What is Guardianship?
Guardianship means the rights and duties of parents in respect of the upbringing of their children. A guardian has the right to make all major decisions affecting the child’s upbringing, including choice of school, medical treatment, religious matters, health requirements and decisions about leaving the country. Guardians are responsible for the welfare of the child. Welfare includes the moral, intellectual and physical wellbeing of the child and where there is property held on behalf of the child, it includes the proper administration of such property.
Who can be a guardian?
The natural mother of a child is automatically a guardian of the child. Whether the father of a child is an automatic guardian depends on his relationship with the mother.
The married mother and father of a child are the most common guardians and they are so entitled by virtue of section 6(1) of the Guardianship of Infants Act, 1964. However, for the father to have guardianship status, the parties must be married at the time of the birth of the child. Alternatively, he can acquire guardianship status if the parties marry after the birth of the child.
Can a father who is not married to the mother of his child become a guardian?
- if the mother agrees to the father becoming a guardian both parents must complete a statutory declaration in the presence of a Peace Commissioner or a Commissioner for Oaths or a Notary Public – (Guardianship of Children (Statutory Declaration) Regulations, 1998 (S.I. No. 5 of 1998). This declaration states the name of both parents, that they are unmarried and that they agree to the father being appointed as a joint guardian. They then become joint guardians of the child. The declaration also states that the parents have agreed arrangements regarding custody and access. Where there is more than one child, a separate declaration must be made for each child. The document is retained by the parties. It is not lodged with the court.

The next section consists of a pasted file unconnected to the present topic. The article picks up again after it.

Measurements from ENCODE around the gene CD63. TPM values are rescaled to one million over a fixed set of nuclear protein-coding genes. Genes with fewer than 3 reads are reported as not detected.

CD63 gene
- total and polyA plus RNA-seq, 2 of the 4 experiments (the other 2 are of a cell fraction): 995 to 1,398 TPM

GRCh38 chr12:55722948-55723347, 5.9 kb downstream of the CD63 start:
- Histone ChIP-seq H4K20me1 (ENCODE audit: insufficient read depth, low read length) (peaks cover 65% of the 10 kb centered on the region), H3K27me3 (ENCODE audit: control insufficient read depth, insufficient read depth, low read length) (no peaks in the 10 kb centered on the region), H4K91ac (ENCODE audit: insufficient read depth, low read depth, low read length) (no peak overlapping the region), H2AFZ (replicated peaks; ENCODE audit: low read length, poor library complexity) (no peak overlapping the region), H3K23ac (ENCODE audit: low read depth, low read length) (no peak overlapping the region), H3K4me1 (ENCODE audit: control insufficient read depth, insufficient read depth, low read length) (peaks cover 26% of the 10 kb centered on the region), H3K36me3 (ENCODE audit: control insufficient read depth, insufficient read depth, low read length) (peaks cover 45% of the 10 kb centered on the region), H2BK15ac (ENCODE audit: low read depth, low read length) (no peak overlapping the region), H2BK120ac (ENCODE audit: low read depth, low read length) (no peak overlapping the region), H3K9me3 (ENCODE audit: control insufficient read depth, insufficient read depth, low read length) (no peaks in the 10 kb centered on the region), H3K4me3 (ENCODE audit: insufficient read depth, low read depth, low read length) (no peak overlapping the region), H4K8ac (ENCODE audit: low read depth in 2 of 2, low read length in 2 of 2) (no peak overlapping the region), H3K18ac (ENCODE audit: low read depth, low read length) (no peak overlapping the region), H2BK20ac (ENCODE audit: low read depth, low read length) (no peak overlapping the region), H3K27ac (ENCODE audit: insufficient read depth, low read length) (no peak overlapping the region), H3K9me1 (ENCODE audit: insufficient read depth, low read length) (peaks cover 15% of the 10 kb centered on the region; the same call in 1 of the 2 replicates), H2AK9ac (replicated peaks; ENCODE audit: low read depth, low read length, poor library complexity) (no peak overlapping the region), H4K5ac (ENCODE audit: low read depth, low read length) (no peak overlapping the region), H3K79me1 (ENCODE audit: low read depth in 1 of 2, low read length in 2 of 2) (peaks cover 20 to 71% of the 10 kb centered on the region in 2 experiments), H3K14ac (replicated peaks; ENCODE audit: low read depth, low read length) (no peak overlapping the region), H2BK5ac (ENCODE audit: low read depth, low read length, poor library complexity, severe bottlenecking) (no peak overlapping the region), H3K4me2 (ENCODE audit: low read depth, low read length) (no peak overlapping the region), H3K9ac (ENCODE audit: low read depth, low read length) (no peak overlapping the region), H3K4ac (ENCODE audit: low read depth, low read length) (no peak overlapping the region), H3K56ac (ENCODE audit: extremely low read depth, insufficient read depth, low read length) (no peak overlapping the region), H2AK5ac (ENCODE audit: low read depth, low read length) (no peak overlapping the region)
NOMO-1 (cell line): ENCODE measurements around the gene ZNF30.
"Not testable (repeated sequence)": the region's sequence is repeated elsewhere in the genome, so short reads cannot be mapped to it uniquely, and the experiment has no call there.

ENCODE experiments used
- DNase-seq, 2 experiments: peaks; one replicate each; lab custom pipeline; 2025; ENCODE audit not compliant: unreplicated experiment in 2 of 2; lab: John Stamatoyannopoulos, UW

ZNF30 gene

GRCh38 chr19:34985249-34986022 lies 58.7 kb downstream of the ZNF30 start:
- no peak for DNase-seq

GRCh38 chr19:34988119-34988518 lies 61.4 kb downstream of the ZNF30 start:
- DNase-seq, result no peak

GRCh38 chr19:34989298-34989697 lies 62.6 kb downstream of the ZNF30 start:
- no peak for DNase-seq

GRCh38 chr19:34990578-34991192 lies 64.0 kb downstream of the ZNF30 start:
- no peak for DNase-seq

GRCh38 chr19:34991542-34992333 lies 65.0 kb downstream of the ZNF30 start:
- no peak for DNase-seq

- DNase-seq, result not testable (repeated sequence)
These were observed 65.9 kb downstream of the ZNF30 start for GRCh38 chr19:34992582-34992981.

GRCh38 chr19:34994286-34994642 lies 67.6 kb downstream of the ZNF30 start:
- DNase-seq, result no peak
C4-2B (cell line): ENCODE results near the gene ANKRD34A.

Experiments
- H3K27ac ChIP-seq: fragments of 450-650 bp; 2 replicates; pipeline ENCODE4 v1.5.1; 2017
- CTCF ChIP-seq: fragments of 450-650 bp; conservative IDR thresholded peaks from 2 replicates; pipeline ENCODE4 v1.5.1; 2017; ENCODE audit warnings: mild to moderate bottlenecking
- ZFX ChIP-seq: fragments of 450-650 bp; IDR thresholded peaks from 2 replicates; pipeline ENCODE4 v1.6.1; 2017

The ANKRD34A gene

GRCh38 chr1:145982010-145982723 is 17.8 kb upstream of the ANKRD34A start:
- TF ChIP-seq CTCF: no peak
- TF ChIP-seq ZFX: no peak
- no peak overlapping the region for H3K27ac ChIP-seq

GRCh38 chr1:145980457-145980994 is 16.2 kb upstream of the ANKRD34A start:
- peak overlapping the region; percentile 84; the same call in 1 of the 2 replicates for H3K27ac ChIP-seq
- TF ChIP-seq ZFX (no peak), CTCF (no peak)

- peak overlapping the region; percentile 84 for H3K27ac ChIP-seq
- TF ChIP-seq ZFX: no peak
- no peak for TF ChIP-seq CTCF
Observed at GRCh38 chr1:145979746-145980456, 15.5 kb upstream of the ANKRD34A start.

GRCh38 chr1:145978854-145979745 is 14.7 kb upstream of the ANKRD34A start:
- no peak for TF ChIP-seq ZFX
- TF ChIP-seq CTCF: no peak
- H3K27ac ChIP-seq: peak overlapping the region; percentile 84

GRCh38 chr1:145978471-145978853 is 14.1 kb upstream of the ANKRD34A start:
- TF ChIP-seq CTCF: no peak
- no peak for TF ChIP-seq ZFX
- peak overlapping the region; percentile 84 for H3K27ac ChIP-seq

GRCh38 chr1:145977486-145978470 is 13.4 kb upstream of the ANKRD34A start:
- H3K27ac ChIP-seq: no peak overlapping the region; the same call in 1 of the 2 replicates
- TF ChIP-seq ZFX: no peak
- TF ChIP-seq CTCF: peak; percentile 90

- an unmarried father is automatically a guardian if he has lived with the child’s mother for 12 consecutive months after 18th January 2016, including at least three months with the mother and child following the child’s birth (Children and Family Relationships Act 2015).
- if there is disagreement as to whether or not the father has been cohabitating for the required length of time, an application for the necessary declaration can be made to the court.
- if the mother does not agree to the father becoming the child’s guardian, then the father can apply to the court to be appointed as a joint guardian. This is possible, whether or not his name is on the child’s birth certificate.
Can other people apply for guardianship?
Yes, in certain circumstances, for example;
- A step-parent, a civil partner or a person who has cohabited with a parent for not less than three years may apply to the court to become a guardian where they have co-parented the child for more than two years
- A person who has provided for the child’s day-to-day care for a continuous period of more than a year may apply for guardianship if the child has no parent or guardian who is willing or able to exercise the rights and responsibilities or guardianship.
A parent can nominate a temporary guardian who can be appointed by the court if the parent is suffering from a serious illness or injury which prevents them from exercising their guardianship responsibilities in respect of their child.
Guardians may also be appointed under a parent’s will or by court order. If a guardian appointed by a will(called a ‘testamentary guardian’) dies or refuses to act, the court can appoint a guardian to act jointly with the surviving parent. Guardians who have been appointed by will or by court order may also be removed.
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